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When semi-local DFT is accurate for dissociative chemisorption on a transition metal surface, and when it is not

Density functional theory (DFT) with so-called semi-local exchange has been remarkable accurate for some dissociative chemisorption reactions on metals, but it has notoriously failed for others. A team of researchers from the University of California at Irvine and the Leiden Institute of Chemistry have discovered for which systems the method is successful, and for which it fails. The team were also able to point to a way forward with treating the "tough-to-handle systems" more accurately in future.

DFT not well understood yet

While density functional theory (DFT) is perhaps the most used electronic structure theory in chemistry, many of its practical aspects remain poorly understood. For instance, DFT at the so-called generalized gradient approximation (GGA) tends to fail miserably at describing gas-phase reaction barriers, while it performs surprisingly well for many molecule–metal surface reactions. However, GGA-DFT has also been observed to fail for many systems in the latter category, and up to now it has not been clear when one may expect it to work. 

When DFT works for dissociation on metal surfaces

The Leiden-Irvine team have been able to show that GGA-DFT tends to work if the difference between the work function of the metal and the dissociating molecule’s electron affinity is greater than ∼7 eV and to fail if this difference is smaller, with sticking of O2 on Al(111) being a spectacular example that is highlighted in the work. Using dynamics calculations the team show that, for this system, the DFT problem may be solved as done for gas-phase reactions, i.e., by resorting to a more complex and expensive-to-use class of density functionals, i.e., hybrid functionals. To keep computational expense low screening at long-range was used, and this was also done to obtain a correct description of the metal.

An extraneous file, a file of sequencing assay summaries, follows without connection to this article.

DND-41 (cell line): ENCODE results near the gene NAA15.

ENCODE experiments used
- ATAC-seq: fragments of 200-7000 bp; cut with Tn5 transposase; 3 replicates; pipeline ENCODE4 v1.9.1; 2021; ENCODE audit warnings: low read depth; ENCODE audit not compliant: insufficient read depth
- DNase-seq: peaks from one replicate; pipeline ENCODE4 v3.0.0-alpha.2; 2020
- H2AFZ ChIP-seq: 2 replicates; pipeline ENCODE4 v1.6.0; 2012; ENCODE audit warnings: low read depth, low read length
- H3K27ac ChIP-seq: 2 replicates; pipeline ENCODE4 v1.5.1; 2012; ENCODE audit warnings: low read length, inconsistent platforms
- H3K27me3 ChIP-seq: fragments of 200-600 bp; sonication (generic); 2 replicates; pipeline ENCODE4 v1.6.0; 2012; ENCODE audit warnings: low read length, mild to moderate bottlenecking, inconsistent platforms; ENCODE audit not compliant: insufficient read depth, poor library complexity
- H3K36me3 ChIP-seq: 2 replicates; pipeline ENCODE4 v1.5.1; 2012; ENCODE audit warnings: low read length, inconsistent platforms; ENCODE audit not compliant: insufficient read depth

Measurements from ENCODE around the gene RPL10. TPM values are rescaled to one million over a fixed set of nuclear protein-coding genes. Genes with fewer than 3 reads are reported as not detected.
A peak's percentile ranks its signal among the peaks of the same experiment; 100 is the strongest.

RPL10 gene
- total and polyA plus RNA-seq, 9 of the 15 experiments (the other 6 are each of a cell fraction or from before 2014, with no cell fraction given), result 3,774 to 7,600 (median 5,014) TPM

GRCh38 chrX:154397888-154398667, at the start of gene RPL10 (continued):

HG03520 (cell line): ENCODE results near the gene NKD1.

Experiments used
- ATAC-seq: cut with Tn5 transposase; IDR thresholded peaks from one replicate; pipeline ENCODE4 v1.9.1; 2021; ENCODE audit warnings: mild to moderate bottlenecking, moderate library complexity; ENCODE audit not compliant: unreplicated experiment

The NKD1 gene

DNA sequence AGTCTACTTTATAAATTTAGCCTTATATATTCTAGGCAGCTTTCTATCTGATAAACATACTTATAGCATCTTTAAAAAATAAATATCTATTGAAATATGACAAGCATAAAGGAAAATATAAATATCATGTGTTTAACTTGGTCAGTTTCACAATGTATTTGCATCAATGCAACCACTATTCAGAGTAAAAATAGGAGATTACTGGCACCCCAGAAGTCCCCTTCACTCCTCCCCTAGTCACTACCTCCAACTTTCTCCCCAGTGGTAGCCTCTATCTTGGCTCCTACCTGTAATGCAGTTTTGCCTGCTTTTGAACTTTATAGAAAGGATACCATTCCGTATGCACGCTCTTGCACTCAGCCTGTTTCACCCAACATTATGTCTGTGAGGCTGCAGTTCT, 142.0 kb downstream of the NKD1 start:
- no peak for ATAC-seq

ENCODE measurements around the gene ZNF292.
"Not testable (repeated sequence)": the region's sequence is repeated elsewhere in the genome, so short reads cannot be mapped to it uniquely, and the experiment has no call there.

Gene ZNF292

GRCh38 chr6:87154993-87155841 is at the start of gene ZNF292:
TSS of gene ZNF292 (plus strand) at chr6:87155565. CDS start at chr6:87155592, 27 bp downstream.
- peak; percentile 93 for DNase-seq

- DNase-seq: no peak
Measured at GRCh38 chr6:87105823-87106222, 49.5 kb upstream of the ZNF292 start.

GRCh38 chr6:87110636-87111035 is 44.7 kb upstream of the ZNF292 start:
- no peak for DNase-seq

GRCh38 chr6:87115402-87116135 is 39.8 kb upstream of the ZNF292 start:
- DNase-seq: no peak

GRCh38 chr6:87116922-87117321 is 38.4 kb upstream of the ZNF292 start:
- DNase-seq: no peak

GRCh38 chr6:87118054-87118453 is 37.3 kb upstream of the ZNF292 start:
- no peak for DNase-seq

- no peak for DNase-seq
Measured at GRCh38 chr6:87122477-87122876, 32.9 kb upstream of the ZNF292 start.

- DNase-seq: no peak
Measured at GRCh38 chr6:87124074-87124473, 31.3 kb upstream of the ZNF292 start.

Towards an affordable but still accurate approach in future

The team's results further suggest the GGA error in the O2 + Al(111) barrier height to be "functional driven", and not "density driven". The good news is that this suggests the possibility to compute the interaction between the molecule and the surface for the difficult-to-treat systems with computationally cheap so-called non-self-consistent calculations, in which an expensive to use hybrid functional has to be applied only once to a cheap-to-calculate GGA density. This saves at least an order of magnitude in computation time and likely opens the way to a more accurate treatment of the "tough" systems in future. 

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